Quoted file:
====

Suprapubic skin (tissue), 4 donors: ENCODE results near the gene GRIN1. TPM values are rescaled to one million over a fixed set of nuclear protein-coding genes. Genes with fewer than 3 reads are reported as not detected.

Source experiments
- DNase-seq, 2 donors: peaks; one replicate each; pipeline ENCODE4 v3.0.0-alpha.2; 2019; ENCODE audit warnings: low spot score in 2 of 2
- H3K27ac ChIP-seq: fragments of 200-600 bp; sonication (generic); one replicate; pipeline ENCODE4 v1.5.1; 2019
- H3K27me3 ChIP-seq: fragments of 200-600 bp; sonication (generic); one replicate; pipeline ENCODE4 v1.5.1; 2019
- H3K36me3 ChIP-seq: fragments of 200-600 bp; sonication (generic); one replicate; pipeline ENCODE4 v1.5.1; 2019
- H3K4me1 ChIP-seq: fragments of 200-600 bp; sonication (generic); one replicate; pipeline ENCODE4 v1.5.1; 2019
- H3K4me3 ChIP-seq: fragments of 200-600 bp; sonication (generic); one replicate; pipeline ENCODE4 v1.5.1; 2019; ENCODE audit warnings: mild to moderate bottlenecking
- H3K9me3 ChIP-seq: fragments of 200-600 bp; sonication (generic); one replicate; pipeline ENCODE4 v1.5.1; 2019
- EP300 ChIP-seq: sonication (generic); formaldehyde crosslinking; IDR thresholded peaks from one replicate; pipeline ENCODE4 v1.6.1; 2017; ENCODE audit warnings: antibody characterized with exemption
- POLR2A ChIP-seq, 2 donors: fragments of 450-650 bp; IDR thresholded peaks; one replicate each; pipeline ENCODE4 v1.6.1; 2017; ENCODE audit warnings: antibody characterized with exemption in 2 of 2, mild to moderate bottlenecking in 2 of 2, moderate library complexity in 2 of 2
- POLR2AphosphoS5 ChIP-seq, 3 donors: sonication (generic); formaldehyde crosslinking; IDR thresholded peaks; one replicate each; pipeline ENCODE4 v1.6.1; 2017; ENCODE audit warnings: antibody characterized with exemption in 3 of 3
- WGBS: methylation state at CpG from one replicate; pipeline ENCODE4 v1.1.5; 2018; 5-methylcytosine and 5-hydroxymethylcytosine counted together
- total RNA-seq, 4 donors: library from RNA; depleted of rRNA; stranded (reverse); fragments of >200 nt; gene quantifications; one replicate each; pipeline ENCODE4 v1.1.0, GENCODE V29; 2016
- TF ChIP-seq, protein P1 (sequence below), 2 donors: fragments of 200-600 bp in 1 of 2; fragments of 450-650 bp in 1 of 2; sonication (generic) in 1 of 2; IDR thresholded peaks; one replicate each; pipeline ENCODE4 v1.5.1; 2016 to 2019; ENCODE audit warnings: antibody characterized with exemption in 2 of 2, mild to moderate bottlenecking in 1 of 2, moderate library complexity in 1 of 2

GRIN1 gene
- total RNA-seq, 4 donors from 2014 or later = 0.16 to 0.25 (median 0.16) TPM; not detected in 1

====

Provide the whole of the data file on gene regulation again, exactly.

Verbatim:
Suprapubic skin (tissue), 4 donors: ENCODE results near the gene GRIN1. TPM values are rescaled to one million over a fixed set of nuclear protein-coding genes. Genes with fewer than 3 reads are reported as not detected.

Source experiments
- DNase-seq, 2 donors: peaks; one replicate each; pipeline ENCODE4 v3.0.0-alpha.2; 2019; ENCODE audit warnings: low spot score in 2 of 2
- H3K27ac ChIP-seq: fragments of 200-600 bp; sonication (generic); one replicate; pipeline ENCODE4 v1.5.1; 2019
- H3K27me3 ChIP-seq: fragments of 200-600 bp; sonication (generic); one replicate; pipeline ENCODE4 v1.5.1; 2019
- H3K36me3 ChIP-seq: fragments of 200-600 bp; sonication (generic); one replicate; pipeline ENCODE4 v1.5.1; 2019
- H3K4me1 ChIP-seq: fragments of 200-600 bp; sonication (generic); one replicate; pipeline ENCODE4 v1.5.1; 2019
- H3K4me3 ChIP-seq: fragments of 200-600 bp; sonication (generic); one replicate; pipeline ENCODE4 v1.5.1; 2019; ENCODE audit warnings: mild to moderate bottlenecking
- H3K9me3 ChIP-seq: fragments of 200-600 bp; sonication (generic); one replicate; pipeline ENCODE4 v1.5.1; 2019
- EP300 ChIP-seq: sonication (generic); formaldehyde crosslinking; IDR thresholded peaks from one replicate; pipeline ENCODE4 v1.6.1; 2017; ENCODE audit warnings: antibody characterized with exemption
- POLR2A ChIP-seq, 2 donors: fragments of 450-650 bp; IDR thresholded peaks; one replicate each; pipeline ENCODE4 v1.6.1; 2017; ENCODE audit warnings: antibody characterized with exemption in 2 of 2, mild to moderate bottlenecking in 2 of 2, moderate library complexity in 2 of 2
- POLR2AphosphoS5 ChIP-seq, 3 donors: sonication (generic); formaldehyde crosslinking; IDR thresholded peaks; one replicate each; pipeline ENCODE4 v1.6.1; 2017; ENCODE audit warnings: antibody characterized with exemption in 3 of 3
- WGBS: methylation state at CpG from one replicate; pipeline ENCODE4 v1.1.5; 2018; 5-methylcytosine and 5-hydroxymethylcytosine counted together
- total RNA-seq, 4 donors: library from RNA; depleted of rRNA; stranded (reverse); fragments of >200 nt; gene quantifications; one replicate each; pipeline ENCODE4 v1.1.0, GENCODE V29; 2016
- TF ChIP-seq, protein P1 (sequence below), 2 donors: fragments of 200-600 bp in 1 of 2; fragments of 450-650 bp in 1 of 2; sonication (generic) in 1 of 2; IDR thresholded peaks; one replicate each; pipeline ENCODE4 v1.5.1; 2016 to 2019; ENCODE audit warnings: antibody characterized with exemption in 2 of 2, mild to moderate bottlenecking in 1 of 2, moderate library complexity in 1 of 2

GRIN1 gene
- total RNA-seq, 4 donors from 2014 or later = 0.16 to 0.25 (median 0.16) TPM; not detected in 1